In the first half of 2021, imports of US chicken feet exceeded 100,000t based on Chinese customs data – nearly a 200% increase on the same period last year.

According to the report, China’s poultrymeat exports are forecast to grow by 4% in 2022, to 440,000t, as food service sectors in major export markets – such as Japan and Hong Kong – gradually recover from disruptions caused by the Covid-19 pandemic.

After an expected decline in 2021, chicken meat production in China is forecast to rebound by 2% to 14.3m tonnes in 2022, with large broiler producers using expanded production capacity from new facilities.

The opportunity for UK producers

As well as the equipment manufacturers, large companies such as Cargill also have a presence in China.

The company’s poultry units in China are more comparable to those in the US, UK and Europe in terms of scale, technology and standards, says Richard Griffiths, British Poultry Council (BPC) chief executive.

British broiler producers see China as a potential export market for meat and breeding stock, however, no trade deal is on the horizon.

“There’s an opportunity if the government can open up the market. But barriers are all political, not technical,” says Mr Griffiths.

However, UK-produced feet and dark meat are traded into China via Hong Kong, where there is a thriving market, he says.

Regarding possible imports from China to the UK under a future trade deal, products such as cooked breast meat, currently sourced from Thailand, or brined/frozen meat, supplied by Brazil, would be acceptable.

That is because it wouldn’t directly compete with British produce, says Mr Griffiths.

“We know the UK consumer likes British product in the fresh meat market. Only if China cracked into the UK fresh meat market would imports pose a threat.”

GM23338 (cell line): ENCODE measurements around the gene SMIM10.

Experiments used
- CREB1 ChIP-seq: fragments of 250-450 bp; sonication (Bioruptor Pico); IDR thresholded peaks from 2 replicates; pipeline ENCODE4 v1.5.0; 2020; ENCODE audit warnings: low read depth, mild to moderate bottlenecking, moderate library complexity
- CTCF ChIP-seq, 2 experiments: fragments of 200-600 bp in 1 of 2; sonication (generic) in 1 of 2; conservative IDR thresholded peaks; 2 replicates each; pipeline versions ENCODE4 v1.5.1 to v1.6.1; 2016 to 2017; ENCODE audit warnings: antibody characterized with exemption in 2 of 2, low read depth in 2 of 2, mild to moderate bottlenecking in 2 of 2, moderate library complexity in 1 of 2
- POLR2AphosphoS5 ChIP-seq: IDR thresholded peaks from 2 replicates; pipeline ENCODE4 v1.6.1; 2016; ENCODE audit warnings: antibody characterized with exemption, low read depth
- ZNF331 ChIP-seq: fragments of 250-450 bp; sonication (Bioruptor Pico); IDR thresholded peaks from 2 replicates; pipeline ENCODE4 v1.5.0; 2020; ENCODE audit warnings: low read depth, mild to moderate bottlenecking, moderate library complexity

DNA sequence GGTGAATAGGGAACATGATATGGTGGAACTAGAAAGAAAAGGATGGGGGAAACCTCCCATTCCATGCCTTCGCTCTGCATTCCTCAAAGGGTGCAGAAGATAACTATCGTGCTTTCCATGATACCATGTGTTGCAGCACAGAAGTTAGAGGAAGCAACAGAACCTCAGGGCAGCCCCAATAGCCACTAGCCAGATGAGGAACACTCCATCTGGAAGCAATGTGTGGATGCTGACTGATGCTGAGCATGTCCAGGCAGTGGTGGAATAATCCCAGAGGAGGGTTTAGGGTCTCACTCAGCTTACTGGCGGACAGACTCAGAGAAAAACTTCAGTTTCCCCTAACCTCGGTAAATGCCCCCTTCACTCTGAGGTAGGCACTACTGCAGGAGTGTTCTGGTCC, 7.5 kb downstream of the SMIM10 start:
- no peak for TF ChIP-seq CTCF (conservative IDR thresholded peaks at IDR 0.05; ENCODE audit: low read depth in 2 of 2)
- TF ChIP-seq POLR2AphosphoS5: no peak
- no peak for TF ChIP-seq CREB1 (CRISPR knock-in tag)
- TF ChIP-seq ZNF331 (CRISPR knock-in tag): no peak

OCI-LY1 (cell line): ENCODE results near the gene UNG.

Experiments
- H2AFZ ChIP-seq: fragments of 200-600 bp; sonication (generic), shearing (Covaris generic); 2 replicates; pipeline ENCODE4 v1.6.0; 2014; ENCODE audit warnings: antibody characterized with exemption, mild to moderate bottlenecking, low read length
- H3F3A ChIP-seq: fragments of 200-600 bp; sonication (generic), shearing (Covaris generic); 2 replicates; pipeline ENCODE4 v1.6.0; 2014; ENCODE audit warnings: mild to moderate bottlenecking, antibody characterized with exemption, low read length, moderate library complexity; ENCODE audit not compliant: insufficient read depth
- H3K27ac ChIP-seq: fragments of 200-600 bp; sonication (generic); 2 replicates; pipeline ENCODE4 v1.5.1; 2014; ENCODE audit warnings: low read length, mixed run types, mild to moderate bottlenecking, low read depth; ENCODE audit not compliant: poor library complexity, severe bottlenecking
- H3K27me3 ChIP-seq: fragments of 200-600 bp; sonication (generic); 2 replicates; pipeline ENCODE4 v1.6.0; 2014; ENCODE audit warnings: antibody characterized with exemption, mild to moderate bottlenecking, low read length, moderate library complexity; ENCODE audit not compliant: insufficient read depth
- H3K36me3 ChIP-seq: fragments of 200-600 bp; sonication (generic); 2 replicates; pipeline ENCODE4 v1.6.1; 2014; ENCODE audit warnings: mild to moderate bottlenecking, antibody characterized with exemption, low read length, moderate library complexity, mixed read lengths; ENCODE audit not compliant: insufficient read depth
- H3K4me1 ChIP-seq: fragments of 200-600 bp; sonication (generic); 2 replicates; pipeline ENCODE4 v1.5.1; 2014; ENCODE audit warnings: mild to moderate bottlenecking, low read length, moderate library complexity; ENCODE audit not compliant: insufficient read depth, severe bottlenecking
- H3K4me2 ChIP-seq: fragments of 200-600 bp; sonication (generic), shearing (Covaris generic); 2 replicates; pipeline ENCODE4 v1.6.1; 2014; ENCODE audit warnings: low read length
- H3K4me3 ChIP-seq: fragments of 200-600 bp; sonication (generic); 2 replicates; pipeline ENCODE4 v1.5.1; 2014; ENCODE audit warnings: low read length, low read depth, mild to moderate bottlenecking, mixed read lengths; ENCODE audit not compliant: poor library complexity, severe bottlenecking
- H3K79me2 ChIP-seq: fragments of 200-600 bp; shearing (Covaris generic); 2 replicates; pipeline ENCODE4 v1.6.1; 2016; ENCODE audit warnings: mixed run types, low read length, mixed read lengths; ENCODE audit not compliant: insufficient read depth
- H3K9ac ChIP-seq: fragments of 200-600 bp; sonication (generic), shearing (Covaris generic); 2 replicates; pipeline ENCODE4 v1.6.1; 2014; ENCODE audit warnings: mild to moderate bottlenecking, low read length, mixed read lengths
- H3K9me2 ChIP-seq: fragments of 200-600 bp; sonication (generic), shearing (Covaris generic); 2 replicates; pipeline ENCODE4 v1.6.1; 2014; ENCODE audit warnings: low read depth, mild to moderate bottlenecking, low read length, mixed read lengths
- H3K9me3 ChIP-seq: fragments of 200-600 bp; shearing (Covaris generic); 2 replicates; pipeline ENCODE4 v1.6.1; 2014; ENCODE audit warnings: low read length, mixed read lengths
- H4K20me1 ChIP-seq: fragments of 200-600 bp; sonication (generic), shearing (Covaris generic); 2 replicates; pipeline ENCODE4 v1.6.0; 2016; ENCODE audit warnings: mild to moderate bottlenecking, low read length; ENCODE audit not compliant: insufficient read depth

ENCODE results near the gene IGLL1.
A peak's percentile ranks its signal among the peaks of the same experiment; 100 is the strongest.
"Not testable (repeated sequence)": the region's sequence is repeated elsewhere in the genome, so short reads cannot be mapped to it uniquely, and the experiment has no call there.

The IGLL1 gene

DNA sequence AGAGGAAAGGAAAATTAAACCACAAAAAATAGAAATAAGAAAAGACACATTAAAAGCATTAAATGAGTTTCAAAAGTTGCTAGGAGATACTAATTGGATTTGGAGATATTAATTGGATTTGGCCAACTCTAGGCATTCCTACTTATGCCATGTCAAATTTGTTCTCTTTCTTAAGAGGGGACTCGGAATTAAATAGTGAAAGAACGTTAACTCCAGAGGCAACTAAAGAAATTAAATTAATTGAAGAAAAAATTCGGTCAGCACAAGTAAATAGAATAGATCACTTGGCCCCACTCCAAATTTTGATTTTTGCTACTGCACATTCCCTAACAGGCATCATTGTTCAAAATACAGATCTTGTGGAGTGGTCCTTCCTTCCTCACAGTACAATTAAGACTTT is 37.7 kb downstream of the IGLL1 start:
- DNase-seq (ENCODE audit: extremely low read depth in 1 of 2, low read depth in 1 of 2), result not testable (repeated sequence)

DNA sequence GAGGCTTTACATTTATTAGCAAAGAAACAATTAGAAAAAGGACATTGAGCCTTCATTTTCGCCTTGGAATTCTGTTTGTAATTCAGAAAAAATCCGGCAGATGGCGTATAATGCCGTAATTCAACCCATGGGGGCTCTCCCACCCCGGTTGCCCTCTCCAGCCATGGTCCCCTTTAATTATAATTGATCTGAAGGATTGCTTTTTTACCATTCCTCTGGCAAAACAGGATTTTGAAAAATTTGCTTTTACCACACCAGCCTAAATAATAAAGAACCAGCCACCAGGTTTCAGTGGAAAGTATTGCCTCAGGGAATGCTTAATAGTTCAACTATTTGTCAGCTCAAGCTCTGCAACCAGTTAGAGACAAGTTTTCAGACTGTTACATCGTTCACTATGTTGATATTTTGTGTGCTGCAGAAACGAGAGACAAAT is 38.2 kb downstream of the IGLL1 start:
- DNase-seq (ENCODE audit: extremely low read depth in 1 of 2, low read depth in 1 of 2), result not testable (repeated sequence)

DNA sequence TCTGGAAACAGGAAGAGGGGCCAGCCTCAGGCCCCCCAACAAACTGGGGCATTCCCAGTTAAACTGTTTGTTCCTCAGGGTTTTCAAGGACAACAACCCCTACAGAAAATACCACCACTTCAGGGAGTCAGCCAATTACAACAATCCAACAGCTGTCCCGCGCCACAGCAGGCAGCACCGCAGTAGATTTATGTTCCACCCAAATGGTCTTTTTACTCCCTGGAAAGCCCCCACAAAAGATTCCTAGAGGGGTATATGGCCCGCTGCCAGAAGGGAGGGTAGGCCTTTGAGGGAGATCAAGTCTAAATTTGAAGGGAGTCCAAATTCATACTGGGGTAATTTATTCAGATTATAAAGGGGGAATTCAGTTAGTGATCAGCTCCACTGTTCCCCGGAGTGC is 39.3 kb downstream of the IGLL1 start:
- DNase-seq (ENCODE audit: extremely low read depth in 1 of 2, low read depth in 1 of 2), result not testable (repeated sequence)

Import standards must also be maintained in any forthcoming deals.

While Australia and New Zealand are not key players in the British poultry market, the BPC is watching for any reduction in production or environmental standards in trade deals agreed with these nations, which could be an indicator of how tough a line the UK will take in other potential trade deals.

Cage-free eggs take off in Hong Kong

Demand for cage-free eggs in Hong Kong will increase by 70 million eggs annually by 2025, and by an estimated 140 million eggs a year by 2028, according to a Lever market study.

More than 60 major food and hospitality companies in Hong Kong have pledged to purchase exclusively cage-free eggs, including Pizza Hut and InterContinental Hotels.

A recent survey released by China food media agency Foodtalks found that more than 75% of Chinese consumers would be more likely to patronise a food brand if it committed to using only cage-free eggs.

In mainland China, demand for cage-free eggs is set to increase by 1.5 billion eggs annually by 2025 in response to existing corporate commitments.

According to Lever, China produces eggs from more than 150 million cage-free hens, and an increasing number of domestic and international companies operating in China have begun switching to these systems.